ERIC Identifier: ED376427
Publication Date: 1994-00-00
Author: Collins, Norma Decker
Source: ERIC Clearinghouse
on Reading English and Communication Bloomington IN.
Metacognition and Reading To Learn. ERIC Digest.
Researchers consistently posit that metacognition plays an important role in
reading. Metacognition has been defined as "having knowledge (cognition) and
having understanding, control over, and appropriate use of that knowledge" (Tei
& Stewart, 1985). Thus, it involves both the conscious awareness and the
conscious control of one's learning. In this digest, the implications of
metacognition will be discussed as it relates to an important type of
learning--reading to learn.
In a summary of research on metacognition from the Center for the Study of
Reading at the University of Illinois, Armbruster et al (1983) present reading
to learn from a metacognitive perspective as it relates to four variables:
texts, tasks, strategies, and learner characteristics.
The first variable, text, refers to the textual features of learning
materials which influence comprehension and memory. Factors such as arrangement
of ideas in texts, vocabulary, syntax, clarity of author's intentions, and
reader's interest and familiarity with a text all have an effect on students'
learning. Salient findings from the research include three basic points: (1)
text structures influence learning even if the learner is unaware of their
effect; (2) knowledge of the effect of text structures on learning is dependent
on age and ability; and (3) a reader can optimize learning by becoming aware of
text structures and the resultant effect they have on learning.
Knowledge of text structure is critical for reading to learn; it is requisite
for efficient use of study time. By detecting the organizational patterns or
structures of texts, students can observe how authors arrange ideas and
determine which kinds of structures are used to interrelate ideas. In her
research, Muth (1987) addresses text structures used most frequently in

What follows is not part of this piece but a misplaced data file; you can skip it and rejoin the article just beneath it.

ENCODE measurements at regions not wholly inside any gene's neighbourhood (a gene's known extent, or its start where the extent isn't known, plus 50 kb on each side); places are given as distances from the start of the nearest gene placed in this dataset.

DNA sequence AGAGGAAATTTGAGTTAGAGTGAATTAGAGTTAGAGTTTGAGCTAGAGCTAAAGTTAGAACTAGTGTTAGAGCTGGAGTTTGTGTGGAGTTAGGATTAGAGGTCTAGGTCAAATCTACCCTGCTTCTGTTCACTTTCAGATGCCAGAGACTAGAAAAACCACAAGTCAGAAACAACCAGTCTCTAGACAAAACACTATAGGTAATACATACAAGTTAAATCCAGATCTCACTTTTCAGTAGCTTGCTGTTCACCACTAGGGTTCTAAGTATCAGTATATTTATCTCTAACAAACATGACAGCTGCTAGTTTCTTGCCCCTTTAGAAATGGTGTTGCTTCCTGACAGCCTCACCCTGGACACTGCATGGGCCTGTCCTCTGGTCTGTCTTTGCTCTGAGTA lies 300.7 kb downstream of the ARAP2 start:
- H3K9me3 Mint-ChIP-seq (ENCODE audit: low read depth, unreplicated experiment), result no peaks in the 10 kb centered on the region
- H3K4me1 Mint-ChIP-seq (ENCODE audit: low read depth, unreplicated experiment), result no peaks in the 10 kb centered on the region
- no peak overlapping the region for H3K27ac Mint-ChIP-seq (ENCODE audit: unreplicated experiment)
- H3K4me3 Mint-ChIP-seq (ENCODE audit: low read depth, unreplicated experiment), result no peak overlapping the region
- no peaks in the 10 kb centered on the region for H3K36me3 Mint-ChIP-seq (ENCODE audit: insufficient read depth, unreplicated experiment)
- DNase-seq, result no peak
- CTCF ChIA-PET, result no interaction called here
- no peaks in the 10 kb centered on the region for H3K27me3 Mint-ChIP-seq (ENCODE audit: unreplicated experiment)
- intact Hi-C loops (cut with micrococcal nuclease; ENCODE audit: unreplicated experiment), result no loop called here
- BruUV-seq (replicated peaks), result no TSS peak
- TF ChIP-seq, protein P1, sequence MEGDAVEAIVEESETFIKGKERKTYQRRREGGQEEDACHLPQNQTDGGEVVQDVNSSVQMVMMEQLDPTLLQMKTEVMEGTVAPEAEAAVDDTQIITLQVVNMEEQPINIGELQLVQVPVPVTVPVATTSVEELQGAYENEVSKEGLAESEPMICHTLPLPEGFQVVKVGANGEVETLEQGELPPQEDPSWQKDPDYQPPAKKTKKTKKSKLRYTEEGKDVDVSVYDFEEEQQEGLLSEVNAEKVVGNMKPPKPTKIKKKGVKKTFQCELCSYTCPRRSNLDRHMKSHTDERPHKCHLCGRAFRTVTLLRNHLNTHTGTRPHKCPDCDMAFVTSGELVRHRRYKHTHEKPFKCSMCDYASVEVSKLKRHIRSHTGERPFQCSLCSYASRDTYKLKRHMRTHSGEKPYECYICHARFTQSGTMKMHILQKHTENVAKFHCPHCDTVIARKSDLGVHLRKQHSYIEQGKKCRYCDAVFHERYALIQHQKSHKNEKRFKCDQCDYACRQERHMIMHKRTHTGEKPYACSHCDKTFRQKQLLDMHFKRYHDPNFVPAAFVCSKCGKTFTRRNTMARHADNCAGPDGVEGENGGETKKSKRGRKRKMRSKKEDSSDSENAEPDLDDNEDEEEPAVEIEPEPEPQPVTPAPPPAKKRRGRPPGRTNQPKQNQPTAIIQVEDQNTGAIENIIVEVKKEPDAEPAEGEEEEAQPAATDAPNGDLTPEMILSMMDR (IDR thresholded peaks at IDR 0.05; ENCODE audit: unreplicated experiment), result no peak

informational or expository materials found in content area textbooks. She
presents three strategies designed to help students read and comprehend
informational texts. These include hierarchical summaries, conceptual maps, and
thematic organizers designed to raise students' awareness of structures of text.
(See also Harris, 1990; DiGisi, 1992.)
Armbruster's (1983) research suggests that younger and less mature readers do
not concentrate on textual features because they are not aware of the impact
text structures have on learning. Researchers contend that knowledge of the
effect of text structures on learning is prerequisite to conscious control of
strategies. Teachers need to instruct students to use text structure to enhance
Another area of research in the development of metacognition of text features
is related to the recognition of inadequacies in prose. (For a treatment of this
problem, see the 1989 ERIC Digest "Content Area Textbooks: Friends or Foes.")
Ambiguous words or confusions within the text affect cognitive processing.
Experienced readers will adjust their reading rate for anomalous texts and may
return to an inconsistent sentence or passage several times, comparing what they
know with what is written in the text. Older and more fluent readers are more
aware of text inconsistencies and can judge whether or not their comprehension
is altered because of such inconsistencies. Strategies suggested by Tei and
Stewart (1985) will help students identify internal inconsistencies and deal
with them appropriately.
Another variable of metacognition in reading to learn pertains to the task
that the reader is required to perform. For example, locating a specific detail
in a text requires a different process than that needed to write a critical
analysis of the text. As with other facets of metacognition, mature and immature
learners differ with respect to their knowledge of, and ability to control, task
Fundamental to any task in reading is the derivation of meaning from the
text. In order for learning to occur, students must be aware that the purpose of
reading is to construct meaning. The reader must learn how to adapt reading
behavior to specific tasks.
A related index of metacognitive development with regard to the task is the
reader's ability to accurately predict his or her performance on the task. For
young readers, this may be quite difficult, but with age and reading experience,
readers begin to pick up cues which give them information about how well they
have performed; these are important variables in metacognition of reading.
An additional category of metacognitive knowledge and control involves
knowing how to remedy comprehension failures. It is not enough to be aware of
one's understanding or failure to understand--a learner must be able to